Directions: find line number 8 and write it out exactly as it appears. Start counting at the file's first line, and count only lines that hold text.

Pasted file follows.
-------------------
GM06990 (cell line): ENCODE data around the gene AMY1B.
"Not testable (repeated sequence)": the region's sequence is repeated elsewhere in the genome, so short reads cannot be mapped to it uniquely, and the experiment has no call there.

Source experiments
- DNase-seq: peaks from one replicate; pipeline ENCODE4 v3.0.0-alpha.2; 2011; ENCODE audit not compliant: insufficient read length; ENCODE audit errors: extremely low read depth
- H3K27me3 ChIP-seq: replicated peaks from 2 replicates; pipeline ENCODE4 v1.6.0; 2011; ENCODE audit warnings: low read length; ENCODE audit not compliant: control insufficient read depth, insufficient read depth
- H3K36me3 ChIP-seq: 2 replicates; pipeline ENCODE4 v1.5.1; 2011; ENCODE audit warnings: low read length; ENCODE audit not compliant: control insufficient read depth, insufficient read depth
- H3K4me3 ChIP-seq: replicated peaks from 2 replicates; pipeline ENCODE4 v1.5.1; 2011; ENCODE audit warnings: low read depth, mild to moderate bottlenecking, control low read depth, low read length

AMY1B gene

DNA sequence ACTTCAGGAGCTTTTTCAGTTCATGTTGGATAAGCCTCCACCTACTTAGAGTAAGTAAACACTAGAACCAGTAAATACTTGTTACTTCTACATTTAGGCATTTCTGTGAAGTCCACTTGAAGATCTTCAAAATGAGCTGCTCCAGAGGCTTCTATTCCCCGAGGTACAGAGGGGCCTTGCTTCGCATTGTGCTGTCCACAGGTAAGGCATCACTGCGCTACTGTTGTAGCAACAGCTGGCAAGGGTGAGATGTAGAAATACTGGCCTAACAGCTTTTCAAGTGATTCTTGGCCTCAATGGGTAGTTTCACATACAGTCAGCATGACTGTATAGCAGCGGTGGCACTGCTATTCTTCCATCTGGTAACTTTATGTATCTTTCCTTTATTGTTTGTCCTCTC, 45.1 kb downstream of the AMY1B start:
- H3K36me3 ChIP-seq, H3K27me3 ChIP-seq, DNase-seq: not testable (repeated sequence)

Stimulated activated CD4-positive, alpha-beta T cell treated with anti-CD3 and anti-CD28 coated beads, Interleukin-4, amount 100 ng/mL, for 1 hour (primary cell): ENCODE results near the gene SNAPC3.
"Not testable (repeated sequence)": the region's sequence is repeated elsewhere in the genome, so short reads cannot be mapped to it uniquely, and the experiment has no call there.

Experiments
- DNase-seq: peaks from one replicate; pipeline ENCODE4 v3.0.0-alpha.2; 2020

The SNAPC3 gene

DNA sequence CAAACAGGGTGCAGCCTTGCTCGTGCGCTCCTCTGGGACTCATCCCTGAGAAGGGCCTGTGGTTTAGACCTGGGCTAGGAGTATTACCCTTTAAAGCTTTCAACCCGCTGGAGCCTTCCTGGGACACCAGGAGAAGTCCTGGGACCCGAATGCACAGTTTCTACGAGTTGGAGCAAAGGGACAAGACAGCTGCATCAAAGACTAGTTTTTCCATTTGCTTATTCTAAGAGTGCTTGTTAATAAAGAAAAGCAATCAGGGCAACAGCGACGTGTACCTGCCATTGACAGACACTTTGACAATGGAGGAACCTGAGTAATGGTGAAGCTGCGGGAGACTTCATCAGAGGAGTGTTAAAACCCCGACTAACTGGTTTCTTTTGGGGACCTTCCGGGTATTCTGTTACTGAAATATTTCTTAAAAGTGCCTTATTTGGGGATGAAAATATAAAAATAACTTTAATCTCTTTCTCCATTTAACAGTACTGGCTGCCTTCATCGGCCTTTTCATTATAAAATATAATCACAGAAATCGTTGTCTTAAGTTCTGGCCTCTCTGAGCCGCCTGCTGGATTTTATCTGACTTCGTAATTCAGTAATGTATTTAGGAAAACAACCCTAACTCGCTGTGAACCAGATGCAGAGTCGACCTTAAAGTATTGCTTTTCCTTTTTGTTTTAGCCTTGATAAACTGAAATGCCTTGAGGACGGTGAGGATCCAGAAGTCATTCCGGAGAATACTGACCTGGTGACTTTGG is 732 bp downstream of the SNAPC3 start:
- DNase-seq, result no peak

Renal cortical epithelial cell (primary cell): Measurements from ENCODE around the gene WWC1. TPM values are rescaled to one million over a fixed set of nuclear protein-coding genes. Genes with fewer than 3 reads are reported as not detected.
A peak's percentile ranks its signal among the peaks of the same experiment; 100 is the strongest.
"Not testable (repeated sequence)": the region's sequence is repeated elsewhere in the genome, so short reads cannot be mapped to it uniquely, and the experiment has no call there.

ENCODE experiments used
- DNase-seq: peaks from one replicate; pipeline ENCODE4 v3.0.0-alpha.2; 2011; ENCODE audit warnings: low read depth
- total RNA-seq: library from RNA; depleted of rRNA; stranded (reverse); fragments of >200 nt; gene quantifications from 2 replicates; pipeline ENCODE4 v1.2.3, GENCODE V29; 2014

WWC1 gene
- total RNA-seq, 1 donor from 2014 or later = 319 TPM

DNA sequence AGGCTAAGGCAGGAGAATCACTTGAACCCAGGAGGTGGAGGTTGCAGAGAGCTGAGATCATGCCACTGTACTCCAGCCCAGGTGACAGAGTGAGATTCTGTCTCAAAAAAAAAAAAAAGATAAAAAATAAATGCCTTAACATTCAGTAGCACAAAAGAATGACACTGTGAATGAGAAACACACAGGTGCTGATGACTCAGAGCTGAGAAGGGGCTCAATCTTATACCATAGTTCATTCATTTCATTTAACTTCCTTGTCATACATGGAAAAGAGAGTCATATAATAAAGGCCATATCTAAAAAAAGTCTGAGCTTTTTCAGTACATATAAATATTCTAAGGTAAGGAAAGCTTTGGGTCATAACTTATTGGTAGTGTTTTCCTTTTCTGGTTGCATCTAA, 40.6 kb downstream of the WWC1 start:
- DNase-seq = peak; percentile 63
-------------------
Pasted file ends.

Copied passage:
AMY1B gene